Tonight while I was using my desktop PC, I heard a very loud pop from the inside of my case. After investigating I found that two capacitors on the graphics card had burst, and yellow fibers were poking out of them.


  • The capacitors were the newer solid-state type with flat tops, not the older type.
  • The computer seems to work fine regardless. I've shut it down now just in case though.
  • The graphics card is an Nvidia Geforce 8600GT if it matters.

As I mentioned the computer seems to work fine - maybe the capacitors are part of the card I don't use, like the analog output section...

Given that it seems to run fine, how safe would it be to use it for now until I get around to replacing the graphics card?


If it's running fine now, it'll probably stay running fine for a little while. Eventually after another one fails the screen will get all squiggly looking, then the next one will fail and your computer won't boot...

I recommend replacing the card with something else. We've had probably a dozen Nvidia cards fail that way here. I've repaired a couple of them by replacing the blown caps, but eventually other parts on the card end up blowing up too.

I'll even go further and say that anyone with an Nvidia 8600 should just go ahead and replace it now. If it hasn't failed yet, it probably will pretty soon...

  • I think ill get a 9500gt to replace it as they're similar performance but dirt cheap now... unless you know any reason they might be similarly unreliable? – thomasrutter Dec 25 '09 at 5:45
  • The 8600's are the only ones I've seen problems with. My original guess was that Nvidia had a bad batch of capacitors, but after blowing up a card for the second time (after replacing capacitors), I'm guessing that it might be either a design or a voltage regulation issue. All just guesses though. – Brian Knoblauch Dec 28 '09 at 15:00

I would not recommend to use this card and would replace it immediately.

It looks like you're not the only one - does this look familiar?

Alt text

  • Yes it looks exactly like that! – thomasrutter Dec 23 '09 at 11:06
  • Wow, same number of capacitors blown and same graphics chipset too (8600GTS vs 8600GT). Interesting. Hmmm. Anyway maybe I will avoid using it until I get a replacement. – thomasrutter Dec 23 '09 at 11:12
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    Send it in for an RMA, if it's a known issue, they should fix it for you! – Ivo Flipse Dec 23 '09 at 13:12
  • Unfortunately I had an aftermarket heatsink on it so not covered by any warranty. Not to worry though; I accepted that risk when I installed it... – thomasrutter Dec 25 '09 at 5:40
  • Picture not loading and url broke for the picture : -( – Moab Sep 18 '10 at 20:30

It's safe to use, for now. It might BSOD at random, but if it hasn't yet, it might not. You could try replacing the capacitors yourself, or just use this as an excuse to upgrade. I've known people use laptops with blown capacitors for years without there being an issue, but I've also known cases where it killed the PC, so YMMV, but it seems like you should be fine.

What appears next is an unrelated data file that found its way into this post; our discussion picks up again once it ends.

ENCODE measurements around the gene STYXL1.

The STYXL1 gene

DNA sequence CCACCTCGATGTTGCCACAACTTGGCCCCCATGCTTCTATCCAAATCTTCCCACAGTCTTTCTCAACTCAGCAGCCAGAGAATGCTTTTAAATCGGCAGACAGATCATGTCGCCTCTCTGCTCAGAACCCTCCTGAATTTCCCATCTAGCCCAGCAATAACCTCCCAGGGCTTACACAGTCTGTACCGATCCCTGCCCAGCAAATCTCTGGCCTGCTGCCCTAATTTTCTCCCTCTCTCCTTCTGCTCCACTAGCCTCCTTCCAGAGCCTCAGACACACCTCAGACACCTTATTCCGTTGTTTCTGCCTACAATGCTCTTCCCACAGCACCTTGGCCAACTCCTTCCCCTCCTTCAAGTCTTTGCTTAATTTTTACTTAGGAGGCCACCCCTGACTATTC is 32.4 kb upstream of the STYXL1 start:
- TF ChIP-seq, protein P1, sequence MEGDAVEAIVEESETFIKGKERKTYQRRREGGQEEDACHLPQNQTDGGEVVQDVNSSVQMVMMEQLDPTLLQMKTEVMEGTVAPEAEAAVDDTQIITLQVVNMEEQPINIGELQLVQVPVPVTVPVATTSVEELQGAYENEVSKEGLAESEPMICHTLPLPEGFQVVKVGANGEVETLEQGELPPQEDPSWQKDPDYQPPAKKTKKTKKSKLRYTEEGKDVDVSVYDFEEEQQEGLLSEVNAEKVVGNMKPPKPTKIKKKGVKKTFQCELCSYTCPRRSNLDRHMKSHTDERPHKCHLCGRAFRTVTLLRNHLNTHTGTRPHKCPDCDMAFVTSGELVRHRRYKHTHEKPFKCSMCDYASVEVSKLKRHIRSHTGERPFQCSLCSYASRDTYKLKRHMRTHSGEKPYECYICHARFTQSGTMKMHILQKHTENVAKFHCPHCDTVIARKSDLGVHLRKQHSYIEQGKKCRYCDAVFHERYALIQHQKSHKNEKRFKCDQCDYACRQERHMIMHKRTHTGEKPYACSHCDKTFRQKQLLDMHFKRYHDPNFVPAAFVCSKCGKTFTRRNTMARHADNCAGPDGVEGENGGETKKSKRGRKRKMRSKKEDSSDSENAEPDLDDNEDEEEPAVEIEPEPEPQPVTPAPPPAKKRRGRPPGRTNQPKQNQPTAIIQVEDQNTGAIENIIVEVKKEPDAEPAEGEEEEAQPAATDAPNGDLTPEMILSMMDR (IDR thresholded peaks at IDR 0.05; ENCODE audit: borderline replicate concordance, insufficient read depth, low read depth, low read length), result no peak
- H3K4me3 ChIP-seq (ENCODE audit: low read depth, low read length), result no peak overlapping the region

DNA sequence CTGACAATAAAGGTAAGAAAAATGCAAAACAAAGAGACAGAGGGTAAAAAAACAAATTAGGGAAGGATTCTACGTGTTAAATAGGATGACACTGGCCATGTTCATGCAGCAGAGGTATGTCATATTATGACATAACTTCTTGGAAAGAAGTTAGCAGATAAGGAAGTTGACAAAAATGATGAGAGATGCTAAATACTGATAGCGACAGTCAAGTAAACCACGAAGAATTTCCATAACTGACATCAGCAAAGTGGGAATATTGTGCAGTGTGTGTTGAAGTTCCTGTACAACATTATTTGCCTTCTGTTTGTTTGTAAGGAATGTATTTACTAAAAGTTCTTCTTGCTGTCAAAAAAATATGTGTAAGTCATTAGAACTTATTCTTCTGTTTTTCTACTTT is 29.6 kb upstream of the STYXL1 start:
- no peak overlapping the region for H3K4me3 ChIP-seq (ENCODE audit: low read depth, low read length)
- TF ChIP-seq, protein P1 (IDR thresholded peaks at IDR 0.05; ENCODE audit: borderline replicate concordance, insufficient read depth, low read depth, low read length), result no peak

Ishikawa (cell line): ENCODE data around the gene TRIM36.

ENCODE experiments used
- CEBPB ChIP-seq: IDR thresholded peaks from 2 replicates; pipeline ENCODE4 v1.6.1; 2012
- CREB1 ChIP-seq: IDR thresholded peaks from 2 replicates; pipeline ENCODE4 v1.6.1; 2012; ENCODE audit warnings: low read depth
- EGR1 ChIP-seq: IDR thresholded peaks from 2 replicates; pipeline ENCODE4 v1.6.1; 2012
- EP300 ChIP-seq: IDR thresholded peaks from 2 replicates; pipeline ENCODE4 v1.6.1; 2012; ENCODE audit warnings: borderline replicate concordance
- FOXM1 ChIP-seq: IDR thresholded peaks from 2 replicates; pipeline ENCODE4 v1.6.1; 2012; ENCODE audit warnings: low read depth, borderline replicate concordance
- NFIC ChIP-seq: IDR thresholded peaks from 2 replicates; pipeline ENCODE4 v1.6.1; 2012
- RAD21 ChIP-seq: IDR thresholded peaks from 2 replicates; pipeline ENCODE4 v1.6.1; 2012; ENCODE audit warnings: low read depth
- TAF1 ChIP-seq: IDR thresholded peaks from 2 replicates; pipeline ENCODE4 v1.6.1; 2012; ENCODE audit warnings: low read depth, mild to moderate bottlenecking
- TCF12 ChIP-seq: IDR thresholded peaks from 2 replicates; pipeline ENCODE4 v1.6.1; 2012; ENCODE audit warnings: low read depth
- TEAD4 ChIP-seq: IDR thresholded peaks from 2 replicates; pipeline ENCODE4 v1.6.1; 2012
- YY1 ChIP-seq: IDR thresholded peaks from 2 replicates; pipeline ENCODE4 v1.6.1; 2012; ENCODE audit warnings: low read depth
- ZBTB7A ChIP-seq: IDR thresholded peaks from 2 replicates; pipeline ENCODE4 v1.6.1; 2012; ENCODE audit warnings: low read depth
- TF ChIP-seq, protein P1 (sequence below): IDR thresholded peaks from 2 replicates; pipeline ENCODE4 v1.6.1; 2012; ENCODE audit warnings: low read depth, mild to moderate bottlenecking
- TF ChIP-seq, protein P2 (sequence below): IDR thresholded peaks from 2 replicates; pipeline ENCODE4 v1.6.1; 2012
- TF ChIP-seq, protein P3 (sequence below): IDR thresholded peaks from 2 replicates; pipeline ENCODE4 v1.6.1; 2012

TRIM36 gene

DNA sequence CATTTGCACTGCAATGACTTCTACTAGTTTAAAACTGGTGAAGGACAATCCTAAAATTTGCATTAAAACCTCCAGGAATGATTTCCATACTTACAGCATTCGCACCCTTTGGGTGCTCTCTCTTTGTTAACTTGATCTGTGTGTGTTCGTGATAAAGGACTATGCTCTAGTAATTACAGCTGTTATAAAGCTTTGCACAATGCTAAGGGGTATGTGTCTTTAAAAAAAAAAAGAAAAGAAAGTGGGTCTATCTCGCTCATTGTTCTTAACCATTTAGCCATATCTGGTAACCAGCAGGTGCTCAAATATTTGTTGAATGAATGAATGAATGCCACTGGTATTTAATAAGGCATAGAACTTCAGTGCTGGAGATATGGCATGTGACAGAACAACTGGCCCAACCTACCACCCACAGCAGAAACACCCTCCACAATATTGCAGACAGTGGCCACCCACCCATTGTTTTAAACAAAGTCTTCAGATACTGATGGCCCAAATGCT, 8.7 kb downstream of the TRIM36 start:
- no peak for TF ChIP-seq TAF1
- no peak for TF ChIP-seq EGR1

• Why the downvote? Speaking from experience here, if it hasn't died yet, it'll last long enough to get a replacement card! – Phoshi Dec 23 '09 at 12:04
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    i didn't vote, but as far as i'm concerned, sound advice would be NOT to use this card. what folks do at their own risk is a different story though :) – Molly7244 Dec 23 '09 at 13:34
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    Well, I wouldn't recommend keeping it, but it should do for a while. Replace it as soon as one can, but it's not like you can't use your PC in the meantime :P – Phoshi Dec 23 '09 at 13:39

They don't look like actual solid capacitors to me. Real solid capacitors aren't available at 6.3 V from what I know and don't have a liquid electrolyte inside, and because of that don't need vents.

These look like electrolytic capacitors without the plastic sleeve around them. The plastic sleeve is only there normally because it's easier to print on a plastic piece of shrinkwrap than the metal can. It's probably to lure you into thinking that they're good quality solid caps when they're actually cheap electrolytic capacitors. They need replacing, at any rate. You can't risk damaging the computer.


It is not a smart idea to continue using the PC with that card while capacitors are looking dodgy. These days manufacturers lean toward board replacement rather than individual components on each. Nvidia is a good brand of GFX cards - just replace it; don't fix the old one, and you should not need a new PC (unless you want a faster one with a bigger HDD and more RAM/CPU plus a stack of other goodies).

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